In April 2021, the SEC filed its complaint charging that the firm and Maroney had mounted an extensive Ponzi scheme. The agency maintained that Maroney pocketed more than $4.8 million of the $17.1 million he raised from investors and used that money to pay $1.35 million in personal credit card bills, buy a $90,000 Mercedes-Benz, and purchase a waterfront home. The only other person named in the complaint was Maroney’s wife. No other Harbor City employees were implicated. In October, Maroney, who is representing himself, requested a stay in the SEC action against him and Harbor City, noting that he “is currently the target in a related criminal investigation.” Maroney did not respond to messages requesting comment.

Santos has said he was unaware of the alleged Ponzi operation.

Scott Silver, a Florida attorney who has represented Harbor City investors allegedly bilked, said there should have been many red flags for Santos and other employees. “Any person from the financial services industry, who went to work for a company like Harbor City, should immediately have recognized that Harbor City wasn’t properly registered as a financial services company,” Silver told Mother Jones. “Even if you didn’t know the company was operating as a fraud or a Ponzi scheme, a sophisticated person affiliated with the company should have known they weren’t licensed to do what they claimed to be doing.”

Weeks after the SEC leveled its accusation against Maroney and Harbor City, Santos formed Devolder Organization LLC and incorporated it in Florida. (His full name is George Devolder-Santos.) The registered agent for Devolder was D&D International Investment Services. That company is run by DeVaughn Dames, who served as Harbor City’s chief financial officer. Around the same time, Dames also formed a company for another Harbor City exec, Paul Nicolini.

When Mother Jones called a number associated with Nicolini, the person who answered immediately hung up after hearing Santos’ name.

What Devolder did is unclear. On a campaign website in 2021, Santos described it as his family’s firm and said he was a managing member who oversaw “asset allocations” of $80 million. There is nothing in the public record that explains how he and his family supposedly came to oversee such a large fortune. The Times reported that Santos was evicted from apartments in Queens in 2015 and 2017. (He later claimed to be a landlord impacted by a New York eviction moratorium, though his financial disclosure filings contained no information indicating he owned property in the United States.)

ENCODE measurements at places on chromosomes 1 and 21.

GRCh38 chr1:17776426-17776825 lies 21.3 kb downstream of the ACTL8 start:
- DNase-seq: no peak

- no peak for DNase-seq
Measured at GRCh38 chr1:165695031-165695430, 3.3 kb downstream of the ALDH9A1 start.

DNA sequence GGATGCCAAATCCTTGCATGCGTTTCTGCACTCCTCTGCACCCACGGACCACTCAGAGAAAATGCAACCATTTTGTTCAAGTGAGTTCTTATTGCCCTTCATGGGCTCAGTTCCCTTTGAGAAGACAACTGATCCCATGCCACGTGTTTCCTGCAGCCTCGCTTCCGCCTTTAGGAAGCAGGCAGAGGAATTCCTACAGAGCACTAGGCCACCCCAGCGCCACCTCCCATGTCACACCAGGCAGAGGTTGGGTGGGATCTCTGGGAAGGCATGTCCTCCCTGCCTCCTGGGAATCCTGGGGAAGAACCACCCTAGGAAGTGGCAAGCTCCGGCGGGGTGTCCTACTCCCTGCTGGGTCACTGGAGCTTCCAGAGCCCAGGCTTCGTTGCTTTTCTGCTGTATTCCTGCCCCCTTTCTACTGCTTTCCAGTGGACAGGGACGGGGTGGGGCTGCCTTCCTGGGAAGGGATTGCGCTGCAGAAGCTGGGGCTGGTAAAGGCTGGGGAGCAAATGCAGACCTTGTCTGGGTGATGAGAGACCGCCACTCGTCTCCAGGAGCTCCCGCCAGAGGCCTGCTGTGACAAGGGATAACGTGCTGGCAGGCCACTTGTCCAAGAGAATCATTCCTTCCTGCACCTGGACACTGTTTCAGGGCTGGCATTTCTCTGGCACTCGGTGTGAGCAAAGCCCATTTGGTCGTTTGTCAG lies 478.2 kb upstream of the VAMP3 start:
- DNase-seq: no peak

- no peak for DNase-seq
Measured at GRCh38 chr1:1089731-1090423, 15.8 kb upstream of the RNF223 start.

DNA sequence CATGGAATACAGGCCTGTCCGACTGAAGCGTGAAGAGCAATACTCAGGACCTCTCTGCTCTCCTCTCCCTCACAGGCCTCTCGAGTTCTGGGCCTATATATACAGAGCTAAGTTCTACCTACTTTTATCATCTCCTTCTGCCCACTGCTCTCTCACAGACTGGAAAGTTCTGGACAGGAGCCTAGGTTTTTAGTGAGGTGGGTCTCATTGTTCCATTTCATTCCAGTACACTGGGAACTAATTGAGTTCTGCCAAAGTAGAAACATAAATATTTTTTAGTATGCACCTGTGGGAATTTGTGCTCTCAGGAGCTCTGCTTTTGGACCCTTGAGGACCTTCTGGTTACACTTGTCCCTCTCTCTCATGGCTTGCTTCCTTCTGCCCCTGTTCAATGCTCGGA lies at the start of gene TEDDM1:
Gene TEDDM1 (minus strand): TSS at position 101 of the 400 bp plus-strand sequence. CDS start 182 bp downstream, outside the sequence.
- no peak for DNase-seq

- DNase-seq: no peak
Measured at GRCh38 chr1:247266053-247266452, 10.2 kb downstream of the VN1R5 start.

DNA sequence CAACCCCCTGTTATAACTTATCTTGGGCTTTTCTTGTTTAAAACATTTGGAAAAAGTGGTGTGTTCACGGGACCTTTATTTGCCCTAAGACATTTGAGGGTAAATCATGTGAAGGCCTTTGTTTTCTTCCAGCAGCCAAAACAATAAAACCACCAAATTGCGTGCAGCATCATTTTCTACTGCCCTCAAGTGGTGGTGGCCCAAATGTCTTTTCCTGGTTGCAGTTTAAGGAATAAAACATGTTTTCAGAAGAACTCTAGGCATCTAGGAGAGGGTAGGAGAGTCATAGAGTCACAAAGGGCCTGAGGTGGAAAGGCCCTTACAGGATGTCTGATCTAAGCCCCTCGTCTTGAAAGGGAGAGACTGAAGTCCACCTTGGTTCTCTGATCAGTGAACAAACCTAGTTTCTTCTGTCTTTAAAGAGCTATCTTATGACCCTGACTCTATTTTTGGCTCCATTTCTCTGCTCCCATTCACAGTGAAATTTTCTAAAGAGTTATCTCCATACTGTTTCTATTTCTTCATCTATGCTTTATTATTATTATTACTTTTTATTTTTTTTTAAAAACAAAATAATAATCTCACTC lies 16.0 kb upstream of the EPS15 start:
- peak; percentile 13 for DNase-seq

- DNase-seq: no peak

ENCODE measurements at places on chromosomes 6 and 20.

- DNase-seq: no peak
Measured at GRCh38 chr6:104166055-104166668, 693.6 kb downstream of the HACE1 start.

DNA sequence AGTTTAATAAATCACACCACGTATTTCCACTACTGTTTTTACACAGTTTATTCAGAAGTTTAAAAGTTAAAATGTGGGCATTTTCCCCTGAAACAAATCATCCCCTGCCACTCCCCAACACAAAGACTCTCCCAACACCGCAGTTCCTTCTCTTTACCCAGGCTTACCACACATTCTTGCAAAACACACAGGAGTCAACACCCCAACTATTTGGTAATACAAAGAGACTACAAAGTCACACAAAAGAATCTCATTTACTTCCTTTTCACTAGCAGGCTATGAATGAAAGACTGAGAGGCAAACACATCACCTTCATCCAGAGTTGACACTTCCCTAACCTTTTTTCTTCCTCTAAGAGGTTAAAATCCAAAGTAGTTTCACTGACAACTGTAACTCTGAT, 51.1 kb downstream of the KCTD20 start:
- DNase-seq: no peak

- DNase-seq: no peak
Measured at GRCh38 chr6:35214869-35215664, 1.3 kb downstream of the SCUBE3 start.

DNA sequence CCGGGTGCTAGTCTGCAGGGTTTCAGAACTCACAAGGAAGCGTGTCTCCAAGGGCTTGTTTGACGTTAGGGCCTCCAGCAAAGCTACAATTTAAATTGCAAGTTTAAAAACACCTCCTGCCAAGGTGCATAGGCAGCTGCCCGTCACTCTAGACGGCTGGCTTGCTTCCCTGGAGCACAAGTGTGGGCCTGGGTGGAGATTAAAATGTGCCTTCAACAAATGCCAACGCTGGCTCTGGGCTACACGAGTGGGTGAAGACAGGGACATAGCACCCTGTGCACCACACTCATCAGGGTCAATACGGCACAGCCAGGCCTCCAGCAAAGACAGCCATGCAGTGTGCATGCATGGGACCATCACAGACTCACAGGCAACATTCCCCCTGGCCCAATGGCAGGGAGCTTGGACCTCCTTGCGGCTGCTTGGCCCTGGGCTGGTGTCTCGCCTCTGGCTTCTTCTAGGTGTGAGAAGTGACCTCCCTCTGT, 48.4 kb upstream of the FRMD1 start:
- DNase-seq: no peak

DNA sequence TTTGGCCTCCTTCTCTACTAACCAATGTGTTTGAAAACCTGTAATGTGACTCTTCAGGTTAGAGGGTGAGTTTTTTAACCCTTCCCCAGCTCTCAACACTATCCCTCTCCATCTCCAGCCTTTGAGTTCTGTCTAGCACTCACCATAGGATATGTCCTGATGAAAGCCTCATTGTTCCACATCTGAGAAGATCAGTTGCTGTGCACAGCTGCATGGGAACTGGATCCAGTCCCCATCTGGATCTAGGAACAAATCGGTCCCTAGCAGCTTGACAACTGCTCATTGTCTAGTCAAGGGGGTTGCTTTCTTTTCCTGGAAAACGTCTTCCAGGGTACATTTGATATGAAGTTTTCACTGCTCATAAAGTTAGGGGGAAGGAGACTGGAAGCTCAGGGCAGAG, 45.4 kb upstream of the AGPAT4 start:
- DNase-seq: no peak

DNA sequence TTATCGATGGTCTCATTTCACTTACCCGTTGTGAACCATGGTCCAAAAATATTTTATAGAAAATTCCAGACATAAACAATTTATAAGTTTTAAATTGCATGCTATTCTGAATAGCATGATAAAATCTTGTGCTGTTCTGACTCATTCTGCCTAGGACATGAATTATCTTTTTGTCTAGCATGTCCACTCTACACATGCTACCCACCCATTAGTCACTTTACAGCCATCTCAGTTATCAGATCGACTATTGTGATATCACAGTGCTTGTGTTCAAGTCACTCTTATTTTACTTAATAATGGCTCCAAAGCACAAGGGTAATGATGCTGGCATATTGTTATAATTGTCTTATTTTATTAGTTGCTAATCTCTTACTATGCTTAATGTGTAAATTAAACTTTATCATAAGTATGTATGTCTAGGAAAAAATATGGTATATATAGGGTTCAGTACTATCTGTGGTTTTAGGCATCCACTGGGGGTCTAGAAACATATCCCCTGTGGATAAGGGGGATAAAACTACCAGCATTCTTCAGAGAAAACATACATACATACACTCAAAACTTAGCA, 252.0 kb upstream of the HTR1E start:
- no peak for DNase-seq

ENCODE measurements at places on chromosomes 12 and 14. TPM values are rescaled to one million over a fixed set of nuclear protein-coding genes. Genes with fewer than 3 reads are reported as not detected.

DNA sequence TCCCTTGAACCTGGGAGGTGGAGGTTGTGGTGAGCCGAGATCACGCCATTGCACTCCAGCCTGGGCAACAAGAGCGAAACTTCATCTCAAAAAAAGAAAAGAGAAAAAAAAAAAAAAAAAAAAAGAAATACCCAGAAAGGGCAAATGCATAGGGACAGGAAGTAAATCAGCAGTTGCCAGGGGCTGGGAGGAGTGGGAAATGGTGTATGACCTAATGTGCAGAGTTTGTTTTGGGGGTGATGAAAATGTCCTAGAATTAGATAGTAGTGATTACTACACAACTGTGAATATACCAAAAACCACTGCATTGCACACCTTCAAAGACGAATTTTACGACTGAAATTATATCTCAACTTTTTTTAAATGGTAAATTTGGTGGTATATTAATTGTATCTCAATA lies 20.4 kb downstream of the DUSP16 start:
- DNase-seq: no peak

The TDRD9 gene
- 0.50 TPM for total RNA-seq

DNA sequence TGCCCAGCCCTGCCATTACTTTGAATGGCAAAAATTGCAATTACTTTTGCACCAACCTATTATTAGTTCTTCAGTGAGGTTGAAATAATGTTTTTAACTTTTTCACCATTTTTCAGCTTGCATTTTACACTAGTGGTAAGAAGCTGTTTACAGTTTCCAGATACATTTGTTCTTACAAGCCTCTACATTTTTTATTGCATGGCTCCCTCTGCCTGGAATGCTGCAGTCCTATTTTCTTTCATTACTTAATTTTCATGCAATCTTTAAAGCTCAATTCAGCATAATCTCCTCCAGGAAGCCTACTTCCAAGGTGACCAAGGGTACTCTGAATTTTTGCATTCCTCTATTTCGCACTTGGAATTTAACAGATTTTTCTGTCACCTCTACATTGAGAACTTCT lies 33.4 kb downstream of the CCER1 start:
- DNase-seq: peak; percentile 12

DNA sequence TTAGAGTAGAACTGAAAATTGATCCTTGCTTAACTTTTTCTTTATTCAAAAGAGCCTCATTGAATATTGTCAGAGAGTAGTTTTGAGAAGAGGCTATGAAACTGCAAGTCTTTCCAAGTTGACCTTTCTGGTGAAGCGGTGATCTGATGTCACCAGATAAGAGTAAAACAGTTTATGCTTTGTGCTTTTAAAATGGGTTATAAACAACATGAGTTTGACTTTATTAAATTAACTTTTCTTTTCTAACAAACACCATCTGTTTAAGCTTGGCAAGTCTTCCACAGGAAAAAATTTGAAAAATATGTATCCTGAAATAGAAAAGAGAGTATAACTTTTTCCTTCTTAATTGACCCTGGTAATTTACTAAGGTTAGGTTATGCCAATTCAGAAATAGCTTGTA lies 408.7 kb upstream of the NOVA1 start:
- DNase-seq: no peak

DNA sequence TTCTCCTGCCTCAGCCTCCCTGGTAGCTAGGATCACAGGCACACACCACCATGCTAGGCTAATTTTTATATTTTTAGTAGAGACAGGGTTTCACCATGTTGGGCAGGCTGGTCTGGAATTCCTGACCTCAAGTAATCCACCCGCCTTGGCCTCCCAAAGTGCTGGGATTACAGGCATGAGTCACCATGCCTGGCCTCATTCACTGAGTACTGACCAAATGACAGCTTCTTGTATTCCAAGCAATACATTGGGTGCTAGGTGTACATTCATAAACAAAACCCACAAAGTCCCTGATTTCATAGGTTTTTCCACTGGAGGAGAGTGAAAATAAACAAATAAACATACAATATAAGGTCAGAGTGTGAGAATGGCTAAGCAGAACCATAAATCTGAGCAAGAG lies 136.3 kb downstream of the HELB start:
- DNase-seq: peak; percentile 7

In April 2022, Santos provided a different description of Devolder to the Daily Beast. He said he had started Devolder to help “all the people who were left adrift [by Harbor City].” He also said that the firm had by then been dissolved.

On the financial disclosure form Santos filed in September 2022, he characterized Devolder in yet another way, calling it a “Capital intro consulting company.” He stated that he had earned $750,000 in salary and between $1 million $5 million in dividend income from Devolder in 2021 and the same amounts in 2022. This means he claimed he pulled in between $3.5 million and $11.5 million from a firm that existed less than a year, that produced no public signs of any work, not even a website, and that he has not described consistently. Santos also stated on his 2022 form that he had a checking account worth between $100,000 and $250,000 and a savings account worth between $1 million and $5 million. His 2020 financial disclosure form listed no such accounts and no such assets.

As the Times noted:

The Devolder Organization has no public-facing assets or other property that The Times could locate. Mr. Santos’s disclosure form did not provide information about clients that would have contributed to such a haul—a seeming violation of the requirement to disclose any compensation in excess of $5,000 from a single source.